Friday, June 3, 2005 - Page updated at 12:00 AM

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Northwest Living

Cultivated and Wild

Order comes from classic design elements

David Pfeiffer organizes his garden with classic European design elements. This allows him to let the rest of the garden run a little wild without becoming too messy or overwhelming. Among the elements:

• Matching round stone containers hold pointed cones of perfectly pruned boxwood.

• Lush, varied plantings are held in check by the strict geometry of circular raised beds, rectangular terraces and a square pond.

• Garden ornamentation is kept to a minimum; the repetition of stone balls, round pots and galvanized-metal raised beds creates a unifying rhythm.

• The terraces, grid of the pergola and its hefty round columns extend the home's architecture out into the garden, imposing more order.

• A mix of edibles and ornamentals furthers the European flair. Raised beds hold nasturtiums and bachelor buttons as well as berries and lettuces.

THE FIRST SENTENCE in the program for David Pfeiffer's new Vashon Island home read, "The house sits within a garden facing a meadow." It's probably not unusual for a landscape architect to first consider the garden when drawing up the wish list for his home, but what's remarkable is that Pfeiffer ended up with exactly what he described in the program.

The Miller Hull Partnership designed the house, Pfeiffer designed his garden, and the two fit together as seamlessly as if the program wasn't mere wish but simple fact. Anyone who has taken five acres of raw land and turned it into their home and garden knows how rarely you end up with what you pictured when you started.

Now, an unmown meadow laps up to a complex, billowing, productive garden. A half acre of the property is cultivated, with distinct rooms for lounging and dining, potager (fruit and vegetables), a pond and an extravagance of perennials and ornamental grasses. The house sits comfortably within the garden, its windows and doors soaking up the sun and opening to the kitchen garden, terraces and distant view of the water across the meadow. The overall feel of the garden is both highly sophisticated and sturdily agrarian, as if a farmer, pitchfork in hand, was decked out in top hat and tails.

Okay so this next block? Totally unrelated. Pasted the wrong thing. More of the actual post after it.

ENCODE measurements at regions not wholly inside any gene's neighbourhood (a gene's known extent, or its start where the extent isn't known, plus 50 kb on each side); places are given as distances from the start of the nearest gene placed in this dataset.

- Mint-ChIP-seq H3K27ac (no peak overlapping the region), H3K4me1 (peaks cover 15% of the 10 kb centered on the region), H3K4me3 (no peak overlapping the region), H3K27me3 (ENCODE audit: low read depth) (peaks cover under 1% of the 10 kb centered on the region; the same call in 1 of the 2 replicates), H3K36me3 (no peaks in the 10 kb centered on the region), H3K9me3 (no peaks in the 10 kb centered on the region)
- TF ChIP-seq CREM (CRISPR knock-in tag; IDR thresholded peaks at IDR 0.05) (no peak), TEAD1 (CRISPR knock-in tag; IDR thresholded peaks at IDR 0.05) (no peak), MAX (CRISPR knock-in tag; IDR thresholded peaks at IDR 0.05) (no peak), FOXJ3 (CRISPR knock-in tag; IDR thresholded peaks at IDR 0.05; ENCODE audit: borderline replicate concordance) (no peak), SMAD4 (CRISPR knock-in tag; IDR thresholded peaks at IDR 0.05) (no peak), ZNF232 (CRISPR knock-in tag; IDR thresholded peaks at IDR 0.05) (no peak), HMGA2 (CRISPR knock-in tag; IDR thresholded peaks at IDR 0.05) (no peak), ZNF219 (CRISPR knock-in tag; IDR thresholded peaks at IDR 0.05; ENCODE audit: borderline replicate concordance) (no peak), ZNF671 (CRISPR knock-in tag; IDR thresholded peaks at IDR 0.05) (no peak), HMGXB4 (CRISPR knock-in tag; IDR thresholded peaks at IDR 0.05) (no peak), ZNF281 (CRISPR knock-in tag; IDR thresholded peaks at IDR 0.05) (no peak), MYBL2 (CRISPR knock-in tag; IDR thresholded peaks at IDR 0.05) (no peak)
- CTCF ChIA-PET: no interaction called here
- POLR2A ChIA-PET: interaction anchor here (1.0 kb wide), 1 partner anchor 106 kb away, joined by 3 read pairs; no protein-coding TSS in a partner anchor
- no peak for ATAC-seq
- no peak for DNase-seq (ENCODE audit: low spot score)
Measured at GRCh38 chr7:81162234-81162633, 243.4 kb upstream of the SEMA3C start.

The architecture of house and garden is intimately connected, in both feel and function. Pergolas extend from the house, forging a link between indoors and out that generously scaled doors and windows reinforce. Terraces, both paved and gravel, make it easy to step outside year-round. Off the living room lies a terrace warmed by an outdoor fireplace. A sheltered open-air dining pavilion beckons just outside the dining room's oversized glass doors. The kitchen windows open out to herbs, blueberries, strawberries and lettuces. A door off the kitchen encourages ducking outside to snip some oregano or pick a tomato.

Close to the house, the garden is a sensual mix of edibles and ornamentals. The dining terrace gets shade from a hefty pergola wrapped with grape vines that in time will dangle fruit above the dining table. Pfeiffer shaped galvanized-metal storm culverts into circular planting beds, digging them 2 feet into the ground to make the beds an ideal height for picking fruit and vegetables. He casts the seeds of various lettuces, using them like a fresh green ground cover to be picked before they form heads. Lettuce foams out the top of the metal rounds, and strawberries pour down their sides.

The garden faces southwest; terraces are oriented toward the afternoon and evening sun. Pfeiffer chose flowers in warm shades of purple and orange to hold their own against the vividness of the setting sun. The garden is rich in perfume as well as color, with fragrant Casablanca lilies, honeysuckle, jasmine and sarcococca. The outer fringes of the cultivated garden are filled with stands of deer-proof perennials and ornamental grasses such as agastache, Joe Pyweed and yarrow. "We've found kind of a balance with the deer," says Pfeiffer. "They munch a little here and there." Unfortunately, the deer didn't play fair and ate all the heuchera. Pfeiffer says he's planning to fence off part of the potager to protect it from predation.

The garden, planned to peak in early autumn, comes into its own by midsummer. "Gardens equally weighted through the season aren't as interesting," says Pfeiffer. After years of clearing the land in stages, Pfeiffer is finally at the tinkering stage. He's taking pleasure in adding frills such as allium and fritillaria. "I used to like containers and showy annuals, but now that doesn't fit the garden," he says of his inspired mix of edibles and ornamentals set into a naturalistic meadow, just as he first imagined it.

Valerie Easton is a Seattle free-lance writer. Her e-mail address is Benjamin Benschneider is a Pacific Northwest magazine staff photographer.

Copyright © 2005 The Seattle Times Company


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